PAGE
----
Coronavirus smartphone apps need more trust from the public in order to be fully effective, Zurich researchers have warned. Governments need to do more to break the cycle of mistrust.This content was published on November 13, 2020 - 10:01
In an article published in ScienceExternal link on Friday, the team from the federal technology institute ETH Zurich said many governments – including Switzerland’s with the SwissCovid app - had seen digital health technologies as a promising tool to address coronavirus disease, particularly digital contact tracing apps (DCT) that trace proximity to other devices and GPS-based apps that collect geolocation data. But most national DCT apps did not have the expected rate of uptake.
“This can be attributed to a number of uncertainties regarding general awareness of DCT apps, privacy risks, and the actual effectiveness of DCT, as well as public attitudes toward a potentially pervasive form of digital surveillance,” the authors said.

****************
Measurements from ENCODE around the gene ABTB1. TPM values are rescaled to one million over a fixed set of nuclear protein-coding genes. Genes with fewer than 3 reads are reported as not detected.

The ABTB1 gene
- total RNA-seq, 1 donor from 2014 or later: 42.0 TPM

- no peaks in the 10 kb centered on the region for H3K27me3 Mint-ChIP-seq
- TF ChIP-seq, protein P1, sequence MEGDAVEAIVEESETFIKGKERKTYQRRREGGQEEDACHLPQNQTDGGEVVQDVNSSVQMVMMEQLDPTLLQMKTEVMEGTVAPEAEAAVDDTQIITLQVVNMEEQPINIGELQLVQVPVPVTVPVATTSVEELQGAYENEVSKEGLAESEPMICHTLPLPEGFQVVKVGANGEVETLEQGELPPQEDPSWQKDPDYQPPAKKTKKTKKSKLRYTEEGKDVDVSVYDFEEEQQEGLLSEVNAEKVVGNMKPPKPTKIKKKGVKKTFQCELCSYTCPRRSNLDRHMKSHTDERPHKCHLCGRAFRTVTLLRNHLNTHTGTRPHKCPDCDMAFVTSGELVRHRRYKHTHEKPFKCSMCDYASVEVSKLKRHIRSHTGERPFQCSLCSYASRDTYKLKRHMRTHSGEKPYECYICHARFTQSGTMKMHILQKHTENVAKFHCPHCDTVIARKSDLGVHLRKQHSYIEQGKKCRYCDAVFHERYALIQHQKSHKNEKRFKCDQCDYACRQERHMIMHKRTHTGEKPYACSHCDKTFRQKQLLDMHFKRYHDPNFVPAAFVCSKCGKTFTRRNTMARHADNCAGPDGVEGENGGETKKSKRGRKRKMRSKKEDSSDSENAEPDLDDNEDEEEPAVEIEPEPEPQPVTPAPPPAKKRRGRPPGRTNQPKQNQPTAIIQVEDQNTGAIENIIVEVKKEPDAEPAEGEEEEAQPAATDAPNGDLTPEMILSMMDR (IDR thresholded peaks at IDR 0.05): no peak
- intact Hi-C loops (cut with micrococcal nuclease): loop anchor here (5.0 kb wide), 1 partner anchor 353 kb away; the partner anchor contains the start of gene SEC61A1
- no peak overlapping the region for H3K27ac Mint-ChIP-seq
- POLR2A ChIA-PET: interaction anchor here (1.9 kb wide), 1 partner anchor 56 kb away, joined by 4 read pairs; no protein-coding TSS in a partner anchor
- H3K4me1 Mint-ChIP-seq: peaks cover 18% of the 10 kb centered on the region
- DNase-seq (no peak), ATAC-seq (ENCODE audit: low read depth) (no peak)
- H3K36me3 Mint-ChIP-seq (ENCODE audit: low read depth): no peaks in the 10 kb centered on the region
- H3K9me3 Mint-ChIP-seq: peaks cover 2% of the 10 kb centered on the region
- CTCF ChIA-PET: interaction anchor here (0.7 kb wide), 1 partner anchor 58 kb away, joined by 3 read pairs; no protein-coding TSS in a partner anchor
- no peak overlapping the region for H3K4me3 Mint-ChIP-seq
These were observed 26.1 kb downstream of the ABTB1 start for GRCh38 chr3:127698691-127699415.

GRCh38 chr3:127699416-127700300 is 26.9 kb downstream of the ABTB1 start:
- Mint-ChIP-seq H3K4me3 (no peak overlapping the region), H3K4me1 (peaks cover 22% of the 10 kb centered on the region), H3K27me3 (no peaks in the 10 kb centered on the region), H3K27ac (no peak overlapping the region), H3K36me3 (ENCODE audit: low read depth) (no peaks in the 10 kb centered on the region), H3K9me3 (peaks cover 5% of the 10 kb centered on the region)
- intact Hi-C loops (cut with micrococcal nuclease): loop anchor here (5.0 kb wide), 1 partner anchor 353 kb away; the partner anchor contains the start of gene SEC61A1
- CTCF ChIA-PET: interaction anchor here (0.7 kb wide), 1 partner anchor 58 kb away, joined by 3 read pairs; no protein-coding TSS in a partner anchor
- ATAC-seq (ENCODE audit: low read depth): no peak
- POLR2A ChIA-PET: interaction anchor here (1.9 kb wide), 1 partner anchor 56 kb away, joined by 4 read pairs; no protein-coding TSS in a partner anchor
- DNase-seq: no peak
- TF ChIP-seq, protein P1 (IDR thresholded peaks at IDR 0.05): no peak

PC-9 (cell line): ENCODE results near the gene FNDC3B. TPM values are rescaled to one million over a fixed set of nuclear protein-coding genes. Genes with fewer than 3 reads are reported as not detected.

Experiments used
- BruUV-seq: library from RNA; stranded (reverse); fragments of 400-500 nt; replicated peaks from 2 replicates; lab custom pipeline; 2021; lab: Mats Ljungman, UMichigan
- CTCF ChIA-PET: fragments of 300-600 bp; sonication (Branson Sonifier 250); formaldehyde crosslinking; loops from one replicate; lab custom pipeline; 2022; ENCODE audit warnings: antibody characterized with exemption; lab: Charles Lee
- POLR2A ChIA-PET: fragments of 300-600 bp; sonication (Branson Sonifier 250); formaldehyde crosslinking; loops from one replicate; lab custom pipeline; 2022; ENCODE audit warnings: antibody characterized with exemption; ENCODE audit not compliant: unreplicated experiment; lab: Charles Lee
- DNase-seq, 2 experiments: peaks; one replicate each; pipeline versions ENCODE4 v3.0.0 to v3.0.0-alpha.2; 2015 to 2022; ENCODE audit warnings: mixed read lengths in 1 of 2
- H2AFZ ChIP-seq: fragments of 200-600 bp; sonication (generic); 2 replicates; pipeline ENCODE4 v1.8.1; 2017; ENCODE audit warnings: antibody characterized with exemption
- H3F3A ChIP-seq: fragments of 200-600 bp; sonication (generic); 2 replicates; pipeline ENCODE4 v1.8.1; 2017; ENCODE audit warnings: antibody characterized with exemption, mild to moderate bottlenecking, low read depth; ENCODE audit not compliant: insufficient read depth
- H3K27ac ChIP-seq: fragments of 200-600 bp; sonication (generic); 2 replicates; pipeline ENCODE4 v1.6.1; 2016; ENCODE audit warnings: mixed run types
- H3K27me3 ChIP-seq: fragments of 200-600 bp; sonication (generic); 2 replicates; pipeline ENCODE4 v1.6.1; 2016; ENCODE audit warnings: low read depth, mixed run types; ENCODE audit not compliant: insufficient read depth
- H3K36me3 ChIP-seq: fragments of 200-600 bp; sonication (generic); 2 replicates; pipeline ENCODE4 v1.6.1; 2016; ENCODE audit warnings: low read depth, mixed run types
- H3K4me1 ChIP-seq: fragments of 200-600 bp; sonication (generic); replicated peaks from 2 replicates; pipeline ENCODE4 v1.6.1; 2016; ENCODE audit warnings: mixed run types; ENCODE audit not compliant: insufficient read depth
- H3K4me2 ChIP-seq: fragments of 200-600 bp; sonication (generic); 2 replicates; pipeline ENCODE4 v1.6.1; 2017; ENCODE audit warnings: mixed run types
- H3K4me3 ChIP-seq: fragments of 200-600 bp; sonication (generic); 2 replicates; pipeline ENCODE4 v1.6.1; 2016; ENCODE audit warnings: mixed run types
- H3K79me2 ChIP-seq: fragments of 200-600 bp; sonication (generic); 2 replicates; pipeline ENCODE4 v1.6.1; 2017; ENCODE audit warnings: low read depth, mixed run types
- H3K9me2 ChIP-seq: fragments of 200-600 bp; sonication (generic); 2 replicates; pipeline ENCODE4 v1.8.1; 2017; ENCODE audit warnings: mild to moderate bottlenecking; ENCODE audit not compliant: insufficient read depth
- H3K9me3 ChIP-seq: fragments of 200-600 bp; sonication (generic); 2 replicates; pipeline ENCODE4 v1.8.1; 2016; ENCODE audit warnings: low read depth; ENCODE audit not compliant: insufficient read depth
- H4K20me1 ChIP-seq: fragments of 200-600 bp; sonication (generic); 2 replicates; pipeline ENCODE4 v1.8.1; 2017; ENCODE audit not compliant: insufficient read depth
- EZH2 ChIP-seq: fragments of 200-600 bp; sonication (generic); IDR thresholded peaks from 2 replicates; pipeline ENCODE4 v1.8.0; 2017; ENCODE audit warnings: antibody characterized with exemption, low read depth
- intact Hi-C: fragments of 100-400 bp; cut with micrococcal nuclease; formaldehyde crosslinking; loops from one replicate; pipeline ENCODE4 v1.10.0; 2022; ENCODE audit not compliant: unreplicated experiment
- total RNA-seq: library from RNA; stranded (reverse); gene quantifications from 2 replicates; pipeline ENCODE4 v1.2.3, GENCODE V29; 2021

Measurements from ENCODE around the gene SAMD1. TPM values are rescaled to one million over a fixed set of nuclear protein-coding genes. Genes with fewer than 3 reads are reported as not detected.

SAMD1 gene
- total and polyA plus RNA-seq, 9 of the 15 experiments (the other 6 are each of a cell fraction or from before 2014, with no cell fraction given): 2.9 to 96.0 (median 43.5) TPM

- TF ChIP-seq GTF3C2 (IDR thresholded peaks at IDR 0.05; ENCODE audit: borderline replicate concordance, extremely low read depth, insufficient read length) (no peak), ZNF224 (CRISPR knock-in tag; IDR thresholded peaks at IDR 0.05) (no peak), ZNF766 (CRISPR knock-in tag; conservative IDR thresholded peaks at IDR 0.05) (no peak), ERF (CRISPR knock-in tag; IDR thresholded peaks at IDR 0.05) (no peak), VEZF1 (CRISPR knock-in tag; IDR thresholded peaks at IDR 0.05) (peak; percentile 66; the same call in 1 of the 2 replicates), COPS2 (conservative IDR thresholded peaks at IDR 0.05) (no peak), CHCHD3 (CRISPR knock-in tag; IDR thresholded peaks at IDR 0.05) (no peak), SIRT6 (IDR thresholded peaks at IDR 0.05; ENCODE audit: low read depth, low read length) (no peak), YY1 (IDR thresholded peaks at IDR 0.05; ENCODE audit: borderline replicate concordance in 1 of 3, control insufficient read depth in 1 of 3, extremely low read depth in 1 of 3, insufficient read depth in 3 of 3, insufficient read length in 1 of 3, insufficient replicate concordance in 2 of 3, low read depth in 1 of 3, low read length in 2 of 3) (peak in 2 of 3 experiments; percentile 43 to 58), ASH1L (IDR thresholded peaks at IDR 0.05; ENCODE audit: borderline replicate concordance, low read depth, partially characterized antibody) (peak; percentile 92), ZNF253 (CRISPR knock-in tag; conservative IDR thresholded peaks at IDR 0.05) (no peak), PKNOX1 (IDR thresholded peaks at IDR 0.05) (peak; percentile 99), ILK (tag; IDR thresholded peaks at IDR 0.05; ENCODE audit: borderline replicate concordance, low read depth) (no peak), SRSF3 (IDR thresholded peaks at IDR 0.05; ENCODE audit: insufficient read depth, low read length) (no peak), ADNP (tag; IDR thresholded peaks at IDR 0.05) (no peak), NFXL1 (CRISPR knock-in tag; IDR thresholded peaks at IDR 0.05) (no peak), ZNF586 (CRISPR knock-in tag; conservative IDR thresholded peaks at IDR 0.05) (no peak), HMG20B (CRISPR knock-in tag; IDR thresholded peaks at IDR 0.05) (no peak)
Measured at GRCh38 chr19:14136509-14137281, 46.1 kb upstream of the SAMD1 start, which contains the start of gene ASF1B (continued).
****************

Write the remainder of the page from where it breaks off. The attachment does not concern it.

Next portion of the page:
In the United States, Switzerland and Italy, the number of people who said they would download an app was between 55% and 70% in April and May. But the actual number of users has turned out to be mostly under 30%.
National contact tracing apps were often rolled out without engaging the public in any phase of the process, the authors noted.
“In democratic countries, this is likely to undermine trust in technological solutions, especially if they embody a pervasive surveillance logic that may well appear at odds with democratic ideals.”
They recommend that the involvement of civil society representatives, advocacy groups, and non-governmental organisations in app oversight bodies. Public involvement should be seen as key to the adaption process, they argue.
In Switzerland, the SwissCovid App has been downloaded by 2.7 million people but is only in active use by around 1.8 million people.
In October epidemiologist Marcel Salathé, who led the development of the SwissCovid app, said Switzerland needed a major communications push to improve uptake of the app.